Primal, which I will review tomorrow.
When did you first start writing, and when did you finish your first book?
I can’t remember a time when I didn’t think of myself as a writer. I remember writing my first poem in the backseat of a car when I was eight years old (it was about the Statue of Liberty). I became serious about supporting myself full-time as a writer in my early twenties, and so I moved to Los Angeles because I knew the work was there; I began writing for TV & film. I only turned to books a couple of years ago. Primal is my first thriller. I have two other novels in various stages – different genres – very different stories.
Do you have a day job as well?
I have been one of the very fortunate making a good living as a writer for over twenty years.
Is there any particular author or book that strongly influenced you either growing up or as an adult?
Growing up – the first book I vividly remember reading was Charlotte’s Web. I remember hiding under the bed sheets so my older sister wouldn’t see me weeping uncontrollably over a spider. I also read all of the Nancy Drew series. I liked that she was proactive and rebellious.
As an adult, I have different authors as models for different kinds of writing: one for essays, one for history, several for science, another for fiction, etc. All of them way beyond me in talent and yield.
Charlotte's Web is one of the first books I loved too.
A Tale of Two Cities – Dickens’ achievement is unparalleled to me: in perspective, in empathy, in language, in history, in characterization – he cannot be touched.
I love the way you described that! I read A Tale of Two Cities in my very early teens -- I'm due to re-read it soon. :-)
My favorite movie this year is Silver Linings Playbook. I thought it was fresh, well-written, and beautifully performed. I will be voting for it.
What was your favorite chapter (or part) to write and why?
In Primal I loved writing Mother Burne’s birthday scene. When you have designed evil characters with absolutely no restrictions as to what they might say or do – well – that’s a blast for the imagination.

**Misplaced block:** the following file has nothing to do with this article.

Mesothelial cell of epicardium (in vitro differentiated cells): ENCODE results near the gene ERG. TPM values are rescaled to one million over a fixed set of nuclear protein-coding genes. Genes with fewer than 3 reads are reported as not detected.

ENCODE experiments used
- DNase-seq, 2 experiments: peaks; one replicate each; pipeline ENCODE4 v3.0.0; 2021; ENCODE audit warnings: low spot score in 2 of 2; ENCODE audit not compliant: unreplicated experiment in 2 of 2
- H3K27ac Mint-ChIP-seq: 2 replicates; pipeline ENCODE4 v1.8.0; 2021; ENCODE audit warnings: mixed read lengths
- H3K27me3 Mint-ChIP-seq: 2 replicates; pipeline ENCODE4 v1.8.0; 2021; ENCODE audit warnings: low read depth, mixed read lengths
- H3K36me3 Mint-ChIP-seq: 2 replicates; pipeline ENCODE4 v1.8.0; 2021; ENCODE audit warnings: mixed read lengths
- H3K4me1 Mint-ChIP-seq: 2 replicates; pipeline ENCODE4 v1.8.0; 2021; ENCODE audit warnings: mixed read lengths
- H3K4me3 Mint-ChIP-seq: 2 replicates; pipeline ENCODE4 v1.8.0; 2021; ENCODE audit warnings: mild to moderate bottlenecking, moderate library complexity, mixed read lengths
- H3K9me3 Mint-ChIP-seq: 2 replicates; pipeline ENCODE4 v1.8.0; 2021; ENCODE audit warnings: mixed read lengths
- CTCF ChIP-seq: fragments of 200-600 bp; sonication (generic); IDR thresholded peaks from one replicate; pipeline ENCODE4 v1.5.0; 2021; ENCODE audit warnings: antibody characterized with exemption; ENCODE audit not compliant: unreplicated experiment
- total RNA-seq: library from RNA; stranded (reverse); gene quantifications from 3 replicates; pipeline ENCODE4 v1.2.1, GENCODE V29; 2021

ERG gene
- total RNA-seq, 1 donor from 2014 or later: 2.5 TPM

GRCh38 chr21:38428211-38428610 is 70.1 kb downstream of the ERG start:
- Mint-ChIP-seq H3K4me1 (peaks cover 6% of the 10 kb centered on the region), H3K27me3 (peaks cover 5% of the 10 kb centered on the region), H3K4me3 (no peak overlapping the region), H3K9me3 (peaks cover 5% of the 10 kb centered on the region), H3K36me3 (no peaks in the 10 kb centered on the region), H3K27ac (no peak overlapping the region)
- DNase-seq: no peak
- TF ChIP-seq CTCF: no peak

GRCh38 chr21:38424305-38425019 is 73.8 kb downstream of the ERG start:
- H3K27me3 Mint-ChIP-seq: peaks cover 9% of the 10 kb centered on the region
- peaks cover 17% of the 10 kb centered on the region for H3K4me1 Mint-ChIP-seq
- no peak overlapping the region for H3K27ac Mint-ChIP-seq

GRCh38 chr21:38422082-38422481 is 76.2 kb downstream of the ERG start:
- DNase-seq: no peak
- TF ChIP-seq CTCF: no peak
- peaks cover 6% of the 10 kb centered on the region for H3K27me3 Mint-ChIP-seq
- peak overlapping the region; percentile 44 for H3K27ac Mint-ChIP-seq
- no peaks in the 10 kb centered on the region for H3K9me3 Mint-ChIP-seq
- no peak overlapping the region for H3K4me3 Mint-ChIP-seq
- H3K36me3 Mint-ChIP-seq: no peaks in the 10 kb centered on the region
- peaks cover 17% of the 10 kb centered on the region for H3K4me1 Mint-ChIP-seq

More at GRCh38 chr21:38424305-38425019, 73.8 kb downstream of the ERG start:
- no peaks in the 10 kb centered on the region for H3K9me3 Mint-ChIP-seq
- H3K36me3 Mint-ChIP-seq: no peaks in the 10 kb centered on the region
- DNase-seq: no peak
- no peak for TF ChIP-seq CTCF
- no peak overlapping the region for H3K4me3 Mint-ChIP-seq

I love the highlighted line. That is priceless! :-)
What has been the toughest criticism given to you as an author? What has been the best compliment?
The toughest criticisms always comes from me to me. I beat myself up the most when I find clichés hiding in the dialogue. If using clichés is a trait of a particular character, of course, that’s fine, but when I find one I did not specifically intend then I’m really disgusted.
The best compliment is when someone points out a specific image or metaphor that made them feel something, or remember something vividly. I really focus a lot on the language, it matters a great deal to me.
If this novel were adapted to film, who would you want to direct the movie?
Who would you choose to play the roles of your main characters?
I don’t think I could cast Primal. I have never been able to do this. By the time I’ve finished a story I know the characters so well I can’t generally put actors in their place. Countless times I’ve been in studio meetings where actors are suggested for roles I’ve written and it never feels right to me. Feels like they are trying to jam someone else’s head on top of my perfectly formed character. Sometimes I have been heartbroken by an actor who has been chosen, and other times I thought someone was right and they weren’t. I remember when they cast Beau Bridges in a television movie I wrote titled Man With 3 Wives and I thought he was completely wrong. Turned out I was wrong. He played it just right. I’ve learned casting should be left to the professionals. As a writer I’m too close.
What question have you always wanted to be asked in an interview? How would you answer that question?
What poet do you most admire? Dylan Thomas.